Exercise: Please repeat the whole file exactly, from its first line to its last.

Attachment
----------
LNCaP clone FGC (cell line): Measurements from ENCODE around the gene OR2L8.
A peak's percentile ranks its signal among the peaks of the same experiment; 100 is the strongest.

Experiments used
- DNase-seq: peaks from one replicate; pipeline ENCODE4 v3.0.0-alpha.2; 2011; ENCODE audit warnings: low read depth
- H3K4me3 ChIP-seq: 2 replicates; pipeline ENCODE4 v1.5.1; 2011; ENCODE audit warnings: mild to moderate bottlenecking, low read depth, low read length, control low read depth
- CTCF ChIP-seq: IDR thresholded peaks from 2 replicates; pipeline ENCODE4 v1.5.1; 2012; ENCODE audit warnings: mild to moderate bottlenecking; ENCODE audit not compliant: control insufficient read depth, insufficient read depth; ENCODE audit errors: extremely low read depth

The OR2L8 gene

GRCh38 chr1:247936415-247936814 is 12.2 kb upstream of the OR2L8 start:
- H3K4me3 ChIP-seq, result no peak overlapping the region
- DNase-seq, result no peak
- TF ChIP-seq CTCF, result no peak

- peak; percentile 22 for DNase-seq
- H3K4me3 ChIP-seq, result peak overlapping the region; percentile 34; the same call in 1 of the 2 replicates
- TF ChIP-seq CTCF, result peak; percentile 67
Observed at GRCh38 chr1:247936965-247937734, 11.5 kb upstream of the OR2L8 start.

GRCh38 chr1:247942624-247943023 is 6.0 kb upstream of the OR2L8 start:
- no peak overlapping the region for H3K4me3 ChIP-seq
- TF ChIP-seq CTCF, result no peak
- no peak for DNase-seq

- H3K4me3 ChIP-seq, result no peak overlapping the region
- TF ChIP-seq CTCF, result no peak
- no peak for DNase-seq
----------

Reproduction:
LNCaP clone FGC (cell line): Measurements from ENCODE around the gene OR2L8.
A peak's percentile ranks its signal among the peaks of the same experiment; 100 is the strongest.

Experiments used
- DNase-seq: peaks from one replicate; pipeline ENCODE4 v3.0.0-alpha.2; 2011; ENCODE audit warnings: low read depth
- H3K4me3 ChIP-seq: 2 replicates; pipeline ENCODE4 v1.5.1; 2011; ENCODE audit warnings: mild to moderate bottlenecking, low read depth, low read length, control low read depth
- CTCF ChIP-seq: IDR thresholded peaks from 2 replicates; pipeline ENCODE4 v1.5.1; 2012; ENCODE audit warnings: mild to moderate bottlenecking; ENCODE audit not compliant: control insufficient read depth, insufficient read depth; ENCODE audit errors: extremely low read depth

The OR2L8 gene

GRCh38 chr1:247936415-247936814 is 12.2 kb upstream of the OR2L8 start:
- H3K4me3 ChIP-seq, result no peak overlapping the region
- DNase-seq, result no peak
- TF ChIP-seq CTCF, result no peak

- peak; percentile 22 for DNase-seq
- H3K4me3 ChIP-seq, result peak overlapping the region; percentile 34; the same call in 1 of the 2 replicates
- TF ChIP-seq CTCF, result peak; percentile 67
Observed at GRCh38 chr1:247936965-247937734, 11.5 kb upstream of the OR2L8 start.

GRCh38 chr1:247942624-247943023 is 6.0 kb upstream of the OR2L8 start:
- no peak overlapping the region for H3K4me3 ChIP-seq
- TF ChIP-seq CTCF, result no peak
- no peak for DNase-seq

- H3K4me3 ChIP-seq, result no peak overlapping the region
- TF ChIP-seq CTCF, result no peak
- no peak for DNase-seq